More and more people are beginning to take action to combat climate change and reverse the negative impact human activity has had on the ecosystem. Some are changing wasteful habits, others are protesting for change at a higher level, and still more are taking up conservation efforts not to save the environment but to save money!
And many conservation efforts do just that: They save you time, effort, and money while also saving the environment. Terms like “repurposing” and “upcycling” have entered the lexicon, while the number of people practicing an “organic lifestyle” have forced major restaurants to alter their menus to include healthier alternatives.
Sadly, though, recent studies indicate that as many as 600 species of plants have gone extinct over the last 250 years. In that same time, over 200 species of animals have also gone extinct. Some studies place these numbers even higher! These events are related, not only because they are the result of human activity but also because of the interrelation of plants and animals in the ecosystem. A disturbance at any level has a ripple, or knock-on, effect on the others.
Below, we will discuss dozens of ways you can conserve energy, water, soil, and more everyday, just by changing the way you do things like brushing your teeth and washing your clothes. Best of all, most of these ideas also save you time and money! And many of them are actually fun – so much so that they literally provide positive health benefits.
Finally, at the end of this guide, we have included a list of helpful sites with even more information on these subjects.
Conserving Energy Inside & Outside the Home
At the time this is being written, almost no utility companies in the US employ renewable energy sources; they operate solely on fossil fuels like oil and natural gas, which are finite resources. For this reason, it is vital that we start thinking of electricity as a finite resource, as well.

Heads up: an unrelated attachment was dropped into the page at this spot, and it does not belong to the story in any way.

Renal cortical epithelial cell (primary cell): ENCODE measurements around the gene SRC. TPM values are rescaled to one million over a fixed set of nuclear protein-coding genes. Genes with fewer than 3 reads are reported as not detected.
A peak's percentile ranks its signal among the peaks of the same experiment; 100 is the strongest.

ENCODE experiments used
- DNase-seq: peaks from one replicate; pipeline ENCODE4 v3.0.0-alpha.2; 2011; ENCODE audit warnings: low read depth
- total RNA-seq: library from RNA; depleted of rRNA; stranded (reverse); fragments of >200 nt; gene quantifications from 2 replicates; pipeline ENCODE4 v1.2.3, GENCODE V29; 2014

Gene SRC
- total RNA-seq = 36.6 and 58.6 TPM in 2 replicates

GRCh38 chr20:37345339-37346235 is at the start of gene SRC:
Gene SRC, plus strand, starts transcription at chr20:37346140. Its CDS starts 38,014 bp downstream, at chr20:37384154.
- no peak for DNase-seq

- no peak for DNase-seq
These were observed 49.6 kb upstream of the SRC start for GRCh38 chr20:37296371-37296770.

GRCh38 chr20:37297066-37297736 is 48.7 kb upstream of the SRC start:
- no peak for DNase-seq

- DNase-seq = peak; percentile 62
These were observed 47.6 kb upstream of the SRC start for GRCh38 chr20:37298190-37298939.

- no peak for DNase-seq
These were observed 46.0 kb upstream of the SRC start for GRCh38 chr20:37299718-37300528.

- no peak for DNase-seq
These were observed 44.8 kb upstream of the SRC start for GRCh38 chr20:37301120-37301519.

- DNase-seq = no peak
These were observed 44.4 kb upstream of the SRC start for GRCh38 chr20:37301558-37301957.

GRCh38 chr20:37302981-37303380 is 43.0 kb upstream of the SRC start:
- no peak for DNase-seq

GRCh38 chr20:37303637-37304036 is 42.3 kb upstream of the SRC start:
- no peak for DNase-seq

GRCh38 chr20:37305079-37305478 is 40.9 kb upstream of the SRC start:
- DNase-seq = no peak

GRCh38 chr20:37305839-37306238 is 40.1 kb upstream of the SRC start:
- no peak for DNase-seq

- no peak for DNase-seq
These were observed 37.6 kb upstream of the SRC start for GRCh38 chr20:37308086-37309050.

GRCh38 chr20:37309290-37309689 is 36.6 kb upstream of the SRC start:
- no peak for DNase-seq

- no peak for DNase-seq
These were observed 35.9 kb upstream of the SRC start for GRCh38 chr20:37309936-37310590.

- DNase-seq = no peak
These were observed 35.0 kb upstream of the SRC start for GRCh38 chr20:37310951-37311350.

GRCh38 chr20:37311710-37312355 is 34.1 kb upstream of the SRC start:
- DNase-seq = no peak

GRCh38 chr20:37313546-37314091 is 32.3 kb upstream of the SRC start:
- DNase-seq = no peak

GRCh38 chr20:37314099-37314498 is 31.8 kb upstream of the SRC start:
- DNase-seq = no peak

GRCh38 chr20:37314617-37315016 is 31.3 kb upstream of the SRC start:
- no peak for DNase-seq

Individual homeowners can purchase solar panels, install windmills, and change the way they use their utilities to generate, and conserve, electricity. Many of the following tips are less life-hacks than common sense, but it is easy to overlook these things because we have grown up with so many bad habits we never knew we needed to change.
A brilliant example is hanging drapes: Drapes help regulate the temperature in your home year round by blocking sunlight in the summer and keeping the heat from escaping during the winter months. That isn’t something we usually think about because we mostly think of curtains as being used for blocking the sunlight and obscuring our indoor activities from neighbors and passersby.
Another is swapping old lightbulbs for more modern, and much brighter, versions. Not only do these use less wattage and last longer than traditional bulbs, they actually provide more light – so you are also saving money, and conserving electricity, by turning on fewer lights!
Keeping your cats indoors preserves birds, squirrels, and other wildlife cats like to eat. Consider pine shavings or pellets for their litter boxes. Not only are they naturally fragrant, they are also healthier for the environment. You can even use it as mulch, or in your compost pile, after separating the used portion. Cat, dog, and human feces are not good for plants or compost, and should not be used as fertilizer.
Be sure your home is insulated, especially the attic. If you cannot afford to insulate your entire home, or do not wish to go to the trouble, experts suggest insulating the attic only, as this will trap rising heat and force cool air back into the lower levels. Use caulk or waterproof sealant around windows, baseboards, and door frames for more insulation.
Finally, wrap your water heater in insulation, as well. Not only does this conserve energy and speed up the time it takes for your water to get hot at the tap, it extends the lifetime of your appliance. Experts suggest insulating all of the hot water pipes in your house as well, but this can become expensive. It can also be a major undertaking.
Dry your laundry outside whenever possible. Use a toaster oven and slow cooker to prepare meals, especially in the summer. Do not forget to flip the switches on your ceiling fans in the spring and fall to save energy. Set your thermostat a few degrees higher than normal. Carpeting and throw rugs also conserve heat.